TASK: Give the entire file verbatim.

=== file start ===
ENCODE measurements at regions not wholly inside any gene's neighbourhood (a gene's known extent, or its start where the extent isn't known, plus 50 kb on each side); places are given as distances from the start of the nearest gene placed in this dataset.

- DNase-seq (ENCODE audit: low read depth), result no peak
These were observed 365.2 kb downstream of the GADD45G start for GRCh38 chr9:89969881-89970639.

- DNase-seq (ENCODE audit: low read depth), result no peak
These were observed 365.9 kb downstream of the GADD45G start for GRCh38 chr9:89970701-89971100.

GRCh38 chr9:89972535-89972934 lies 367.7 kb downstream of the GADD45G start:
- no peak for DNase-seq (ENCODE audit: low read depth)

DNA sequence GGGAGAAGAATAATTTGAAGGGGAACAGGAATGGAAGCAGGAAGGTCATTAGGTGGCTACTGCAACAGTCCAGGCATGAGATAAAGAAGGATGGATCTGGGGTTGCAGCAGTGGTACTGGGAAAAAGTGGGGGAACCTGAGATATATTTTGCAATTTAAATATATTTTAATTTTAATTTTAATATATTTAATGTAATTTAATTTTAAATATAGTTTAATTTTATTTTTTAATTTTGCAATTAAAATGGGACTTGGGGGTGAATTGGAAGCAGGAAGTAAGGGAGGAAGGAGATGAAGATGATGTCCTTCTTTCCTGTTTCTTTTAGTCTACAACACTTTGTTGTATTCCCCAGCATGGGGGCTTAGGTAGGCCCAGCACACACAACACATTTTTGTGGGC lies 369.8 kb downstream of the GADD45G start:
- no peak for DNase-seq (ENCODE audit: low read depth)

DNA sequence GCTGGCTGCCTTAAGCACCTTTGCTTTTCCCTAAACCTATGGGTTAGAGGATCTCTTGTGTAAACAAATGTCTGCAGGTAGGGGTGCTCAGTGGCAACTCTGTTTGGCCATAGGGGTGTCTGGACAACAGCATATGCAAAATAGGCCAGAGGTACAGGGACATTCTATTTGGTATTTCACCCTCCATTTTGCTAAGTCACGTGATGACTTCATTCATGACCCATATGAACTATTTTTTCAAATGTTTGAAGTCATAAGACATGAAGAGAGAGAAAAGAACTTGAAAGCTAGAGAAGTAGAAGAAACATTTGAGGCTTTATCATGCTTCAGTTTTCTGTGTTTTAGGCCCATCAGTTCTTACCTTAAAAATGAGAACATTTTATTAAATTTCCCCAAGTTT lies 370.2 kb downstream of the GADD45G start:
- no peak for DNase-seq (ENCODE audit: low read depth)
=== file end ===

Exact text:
ENCODE measurements at regions not wholly inside any gene's neighbourhood (a gene's known extent, or its start where the extent isn't known, plus 50 kb on each side); places are given as distances from the start of the nearest gene placed in this dataset.

- DNase-seq (ENCODE audit: low read depth), result no peak
These were observed 365.2 kb downstream of the GADD45G start for GRCh38 chr9:89969881-89970639.

- DNase-seq (ENCODE audit: low read depth), result no peak
These were observed 365.9 kb downstream of the GADD45G start for GRCh38 chr9:89970701-89971100.

GRCh38 chr9:89972535-89972934 lies 367.7 kb downstream of the GADD45G start:
- no peak for DNase-seq (ENCODE audit: low read depth)

DNA sequence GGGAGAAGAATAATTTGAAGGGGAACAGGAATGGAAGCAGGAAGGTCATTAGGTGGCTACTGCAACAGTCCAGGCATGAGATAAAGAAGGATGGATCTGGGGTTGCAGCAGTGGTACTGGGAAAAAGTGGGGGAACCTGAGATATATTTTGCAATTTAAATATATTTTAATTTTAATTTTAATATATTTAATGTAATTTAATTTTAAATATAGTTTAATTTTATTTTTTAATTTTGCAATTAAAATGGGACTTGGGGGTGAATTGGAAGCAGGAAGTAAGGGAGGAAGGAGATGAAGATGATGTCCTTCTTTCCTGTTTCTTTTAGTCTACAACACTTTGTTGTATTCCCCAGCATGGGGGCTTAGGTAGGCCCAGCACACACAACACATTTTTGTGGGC lies 369.8 kb downstream of the GADD45G start:
- no peak for DNase-seq (ENCODE audit: low read depth)

DNA sequence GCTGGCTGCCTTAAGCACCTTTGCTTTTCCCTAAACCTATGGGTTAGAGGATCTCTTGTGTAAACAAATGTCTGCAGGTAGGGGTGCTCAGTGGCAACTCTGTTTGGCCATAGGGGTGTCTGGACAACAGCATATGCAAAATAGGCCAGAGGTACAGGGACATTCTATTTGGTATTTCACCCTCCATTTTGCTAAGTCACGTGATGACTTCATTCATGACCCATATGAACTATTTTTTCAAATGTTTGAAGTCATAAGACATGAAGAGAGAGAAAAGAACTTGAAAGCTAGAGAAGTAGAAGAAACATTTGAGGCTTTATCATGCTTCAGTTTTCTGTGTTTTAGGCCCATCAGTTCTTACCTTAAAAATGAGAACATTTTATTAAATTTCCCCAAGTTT lies 370.2 kb downstream of the GADD45G start:
- no peak for DNase-seq (ENCODE audit: low read depth)